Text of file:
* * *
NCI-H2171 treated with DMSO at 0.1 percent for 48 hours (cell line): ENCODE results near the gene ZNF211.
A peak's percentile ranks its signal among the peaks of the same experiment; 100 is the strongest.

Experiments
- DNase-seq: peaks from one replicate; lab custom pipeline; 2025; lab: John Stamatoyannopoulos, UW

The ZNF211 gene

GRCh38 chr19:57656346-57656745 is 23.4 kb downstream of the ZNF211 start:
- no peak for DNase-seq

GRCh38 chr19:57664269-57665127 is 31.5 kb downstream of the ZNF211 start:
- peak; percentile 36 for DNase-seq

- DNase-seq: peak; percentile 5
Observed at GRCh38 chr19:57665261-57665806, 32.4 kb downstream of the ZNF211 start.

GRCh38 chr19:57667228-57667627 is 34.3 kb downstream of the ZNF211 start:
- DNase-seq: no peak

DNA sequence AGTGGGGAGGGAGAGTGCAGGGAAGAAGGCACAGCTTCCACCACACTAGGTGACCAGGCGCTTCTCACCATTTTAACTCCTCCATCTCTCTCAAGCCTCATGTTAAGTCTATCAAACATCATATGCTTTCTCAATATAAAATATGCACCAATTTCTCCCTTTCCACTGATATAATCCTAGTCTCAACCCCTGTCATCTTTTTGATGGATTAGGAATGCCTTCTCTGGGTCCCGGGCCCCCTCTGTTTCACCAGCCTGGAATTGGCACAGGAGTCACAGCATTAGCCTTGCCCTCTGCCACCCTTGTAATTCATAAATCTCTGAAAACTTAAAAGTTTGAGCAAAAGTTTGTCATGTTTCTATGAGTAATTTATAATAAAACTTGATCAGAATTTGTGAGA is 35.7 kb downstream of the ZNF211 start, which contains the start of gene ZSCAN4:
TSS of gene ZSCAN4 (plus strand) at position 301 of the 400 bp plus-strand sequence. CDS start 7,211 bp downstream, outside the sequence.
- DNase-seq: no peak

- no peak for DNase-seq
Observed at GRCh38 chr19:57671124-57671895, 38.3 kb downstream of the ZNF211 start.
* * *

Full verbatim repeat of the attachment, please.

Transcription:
NCI-H2171 treated with DMSO at 0.1 percent for 48 hours (cell line): ENCODE results near the gene ZNF211.
A peak's percentile ranks its signal among the peaks of the same experiment; 100 is the strongest.

Experiments
- DNase-seq: peaks from one replicate; lab custom pipeline; 2025; lab: John Stamatoyannopoulos, UW

The ZNF211 gene

GRCh38 chr19:57656346-57656745 is 23.4 kb downstream of the ZNF211 start:
- no peak for DNase-seq

GRCh38 chr19:57664269-57665127 is 31.5 kb downstream of the ZNF211 start:
- peak; percentile 36 for DNase-seq

- DNase-seq: peak; percentile 5
Observed at GRCh38 chr19:57665261-57665806, 32.4 kb downstream of the ZNF211 start.

GRCh38 chr19:57667228-57667627 is 34.3 kb downstream of the ZNF211 start:
- DNase-seq: no peak

DNA sequence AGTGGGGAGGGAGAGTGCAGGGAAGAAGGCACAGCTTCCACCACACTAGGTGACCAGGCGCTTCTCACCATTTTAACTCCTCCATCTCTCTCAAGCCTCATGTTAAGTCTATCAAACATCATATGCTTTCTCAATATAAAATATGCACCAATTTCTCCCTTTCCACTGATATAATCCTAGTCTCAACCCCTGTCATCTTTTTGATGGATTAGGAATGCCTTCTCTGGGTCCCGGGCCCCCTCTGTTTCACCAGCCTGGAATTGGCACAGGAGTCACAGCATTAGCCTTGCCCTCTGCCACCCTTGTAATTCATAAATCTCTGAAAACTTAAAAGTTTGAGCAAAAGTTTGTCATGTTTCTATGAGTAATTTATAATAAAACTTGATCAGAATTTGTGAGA is 35.7 kb downstream of the ZNF211 start, which contains the start of gene ZSCAN4:
TSS of gene ZSCAN4 (plus strand) at position 301 of the 400 bp plus-strand sequence. CDS start 7,211 bp downstream, outside the sequence.
- DNase-seq: no peak

- no peak for DNase-seq
Observed at GRCh38 chr19:57671124-57671895, 38.3 kb downstream of the ZNF211 start.